Volunteers put muscle behind protecting the watercress darter

Volunteers put muscle behind protecting the watercress darter
Volunteers remove invasive species and brush from the area around Glenn Springs, south of Bessemer, one of only five places where the endangered watercress darter is known to exist. (Michael Sznajderman/Alabama NewsCenter)

It doesn’t look like much from the road – just an unassuming tributary of a local creek that flows into a man-made pond in a pleasant, historic subdivision, south of Bessemer.

But the volunteers who gathered at the site to yank out invasive plants and remove piles of brush knew they were helping to preserve something special.

In 1964, Samford University biologist Mike Howell first identified, in this modest, spring-fed waterway, a tiny fish that, to this day, is known to exist at only five sites in Jefferson County and nowhere else: the watercress darter. By 1970, the colorful fish, which typically grows no larger than 2½ inches, had been placed on the federal list of endangered species.

Since that time, a recovery plan for the fish has been developed that includes ongoing efforts by public and private partners to try to protect and enhance the few habitats where the darter lives.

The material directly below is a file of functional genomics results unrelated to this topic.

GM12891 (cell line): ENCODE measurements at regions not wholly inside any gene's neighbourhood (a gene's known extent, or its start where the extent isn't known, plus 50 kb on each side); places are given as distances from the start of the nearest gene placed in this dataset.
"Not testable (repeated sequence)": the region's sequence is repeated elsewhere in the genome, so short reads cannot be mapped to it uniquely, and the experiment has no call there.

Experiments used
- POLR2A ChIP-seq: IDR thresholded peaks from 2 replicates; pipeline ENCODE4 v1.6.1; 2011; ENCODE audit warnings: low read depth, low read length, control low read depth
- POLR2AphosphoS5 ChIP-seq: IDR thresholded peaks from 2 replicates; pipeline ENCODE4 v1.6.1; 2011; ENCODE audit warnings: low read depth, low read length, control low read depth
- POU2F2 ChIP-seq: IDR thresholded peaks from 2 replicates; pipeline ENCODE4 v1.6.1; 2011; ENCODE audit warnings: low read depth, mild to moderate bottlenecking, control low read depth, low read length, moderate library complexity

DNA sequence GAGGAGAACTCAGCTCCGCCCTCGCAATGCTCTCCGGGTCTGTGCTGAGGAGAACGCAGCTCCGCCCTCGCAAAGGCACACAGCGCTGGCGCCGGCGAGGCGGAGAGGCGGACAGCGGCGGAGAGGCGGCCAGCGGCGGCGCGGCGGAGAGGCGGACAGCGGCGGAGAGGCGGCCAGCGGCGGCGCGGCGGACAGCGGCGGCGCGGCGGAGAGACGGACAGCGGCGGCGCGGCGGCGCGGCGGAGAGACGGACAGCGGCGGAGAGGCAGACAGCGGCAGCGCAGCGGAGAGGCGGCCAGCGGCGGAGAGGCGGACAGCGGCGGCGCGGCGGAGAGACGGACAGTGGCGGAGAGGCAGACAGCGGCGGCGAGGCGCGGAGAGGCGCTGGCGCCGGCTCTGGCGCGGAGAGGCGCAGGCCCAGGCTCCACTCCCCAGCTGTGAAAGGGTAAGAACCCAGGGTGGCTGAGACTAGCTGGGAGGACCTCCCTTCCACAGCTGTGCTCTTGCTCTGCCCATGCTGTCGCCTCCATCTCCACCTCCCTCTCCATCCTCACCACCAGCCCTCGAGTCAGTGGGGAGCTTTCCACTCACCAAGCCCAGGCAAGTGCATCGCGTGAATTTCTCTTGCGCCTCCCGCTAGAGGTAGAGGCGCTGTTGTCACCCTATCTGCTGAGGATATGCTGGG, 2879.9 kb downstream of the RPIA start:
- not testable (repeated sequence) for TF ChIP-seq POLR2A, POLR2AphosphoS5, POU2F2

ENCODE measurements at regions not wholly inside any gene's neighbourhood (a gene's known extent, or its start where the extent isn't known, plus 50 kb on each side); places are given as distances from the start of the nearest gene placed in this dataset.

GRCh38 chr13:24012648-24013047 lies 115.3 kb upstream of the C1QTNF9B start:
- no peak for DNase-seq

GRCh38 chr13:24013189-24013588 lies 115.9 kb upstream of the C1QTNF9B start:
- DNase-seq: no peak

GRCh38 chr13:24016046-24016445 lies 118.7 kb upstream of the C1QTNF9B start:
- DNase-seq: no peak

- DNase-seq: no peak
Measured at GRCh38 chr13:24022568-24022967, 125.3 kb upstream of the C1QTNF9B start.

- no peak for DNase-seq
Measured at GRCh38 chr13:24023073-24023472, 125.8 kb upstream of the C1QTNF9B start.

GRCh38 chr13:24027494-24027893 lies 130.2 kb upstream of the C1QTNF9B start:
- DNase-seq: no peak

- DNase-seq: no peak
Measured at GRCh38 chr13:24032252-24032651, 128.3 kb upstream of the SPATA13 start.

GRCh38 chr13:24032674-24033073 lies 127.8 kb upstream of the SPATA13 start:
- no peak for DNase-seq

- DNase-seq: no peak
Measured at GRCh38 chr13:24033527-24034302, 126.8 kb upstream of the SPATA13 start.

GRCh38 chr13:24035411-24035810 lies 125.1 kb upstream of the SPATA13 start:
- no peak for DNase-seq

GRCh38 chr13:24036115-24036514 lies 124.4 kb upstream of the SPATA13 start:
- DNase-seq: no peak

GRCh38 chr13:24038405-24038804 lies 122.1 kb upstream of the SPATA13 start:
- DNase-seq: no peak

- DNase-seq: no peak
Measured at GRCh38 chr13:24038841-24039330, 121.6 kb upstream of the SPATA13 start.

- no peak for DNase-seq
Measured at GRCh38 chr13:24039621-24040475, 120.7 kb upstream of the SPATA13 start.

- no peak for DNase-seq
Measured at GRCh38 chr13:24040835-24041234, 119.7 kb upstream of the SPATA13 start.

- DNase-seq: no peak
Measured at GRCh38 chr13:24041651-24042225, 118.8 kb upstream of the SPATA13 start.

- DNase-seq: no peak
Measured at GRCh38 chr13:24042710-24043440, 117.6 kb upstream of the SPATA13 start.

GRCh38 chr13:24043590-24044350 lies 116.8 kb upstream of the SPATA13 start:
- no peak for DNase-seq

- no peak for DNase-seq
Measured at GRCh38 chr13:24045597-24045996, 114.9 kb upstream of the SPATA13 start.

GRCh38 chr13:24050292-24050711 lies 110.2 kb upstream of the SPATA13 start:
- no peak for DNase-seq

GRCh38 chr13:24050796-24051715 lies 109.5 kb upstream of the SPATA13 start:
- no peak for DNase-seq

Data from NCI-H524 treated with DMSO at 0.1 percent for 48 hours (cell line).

On Saturday morning, volunteers, guided by conservation experts with the nonprofit Freshwater Land Trust and with support from the local REI Co-op, took on the task of uprooting privet and other non-native vegetation growing along the tributary, known by locals as Glenn Springs. The volunteers included local neighborhood residents, students from UAB and others who signed up through the local REI store’s website.

The watercress darter is known to live in only five locations, all in Jefferson County. The Freshwater Land Trust and other groups work to protect the fish from extinction. (U.S. Fish and Wildlife Service)

By lunchtime, volunteers had opened up a section of the creek that had been hidden by a wall of nearly impenetrable privet – an Asian import that is notorious for choking out more beneficial, local plants. Darters need natural vegetation and sunlight, in cool, clear spring water to survive.

Experts with the land trust and the U.S. Fish and Wildlife Service are expected to return soon to the springs to continue the work to help improve condition of the site, which also will help improve water quality for the teeny darter.

Recently the land trust, which is supported by Alabama Power and the Alabama Power Foundation, completed a habitat restoration project at another site where the watercress darter lives, in the Roebuck Springs area of Birmingham. The land trust worked with the city and Fish and Wildlife experts on the project, which included removing asphalt from a city park near the springs and replacing it with natural bioswales, which can slow hot, polluted water from summer rains hitting paved surfaces and filter the water before it flows into the creek. Another project to protect the darter is continuing at Seven Springs, a tributary of Valley Creek in Birmingham, in coordination with neighboring Faith Apostolic Church.

Learn more about efforts to protect the watercress darter in Alabama at www.freshwaterlandtrust.org.

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